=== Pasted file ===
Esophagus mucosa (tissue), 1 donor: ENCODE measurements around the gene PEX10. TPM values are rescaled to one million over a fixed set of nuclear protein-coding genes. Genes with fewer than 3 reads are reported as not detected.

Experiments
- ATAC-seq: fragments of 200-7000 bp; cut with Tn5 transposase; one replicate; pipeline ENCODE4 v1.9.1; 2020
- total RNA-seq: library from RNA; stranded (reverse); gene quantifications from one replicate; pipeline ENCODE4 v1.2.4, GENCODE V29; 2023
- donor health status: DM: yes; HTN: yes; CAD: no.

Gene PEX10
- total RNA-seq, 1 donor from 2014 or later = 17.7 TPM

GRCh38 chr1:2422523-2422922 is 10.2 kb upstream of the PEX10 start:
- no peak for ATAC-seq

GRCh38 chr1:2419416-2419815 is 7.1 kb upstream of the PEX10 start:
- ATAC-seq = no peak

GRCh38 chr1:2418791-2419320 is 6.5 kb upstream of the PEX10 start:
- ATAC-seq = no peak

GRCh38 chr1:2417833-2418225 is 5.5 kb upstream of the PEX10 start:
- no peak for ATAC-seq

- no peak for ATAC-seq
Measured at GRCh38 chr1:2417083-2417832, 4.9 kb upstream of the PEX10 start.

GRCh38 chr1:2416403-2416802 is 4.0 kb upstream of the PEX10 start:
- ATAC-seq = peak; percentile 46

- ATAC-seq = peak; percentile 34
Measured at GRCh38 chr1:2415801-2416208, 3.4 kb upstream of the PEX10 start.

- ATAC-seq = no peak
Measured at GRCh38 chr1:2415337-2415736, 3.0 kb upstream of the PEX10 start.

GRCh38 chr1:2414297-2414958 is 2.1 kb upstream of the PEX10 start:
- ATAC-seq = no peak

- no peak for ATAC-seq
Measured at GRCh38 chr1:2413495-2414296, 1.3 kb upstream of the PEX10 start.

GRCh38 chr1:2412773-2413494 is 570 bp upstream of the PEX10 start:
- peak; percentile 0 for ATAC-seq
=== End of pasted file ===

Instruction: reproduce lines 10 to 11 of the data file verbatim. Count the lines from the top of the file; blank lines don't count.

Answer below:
GRCh38 chr1:2419416-2419815 is 7.1 kb upstream of the PEX10 start:
- ATAC-seq = no peak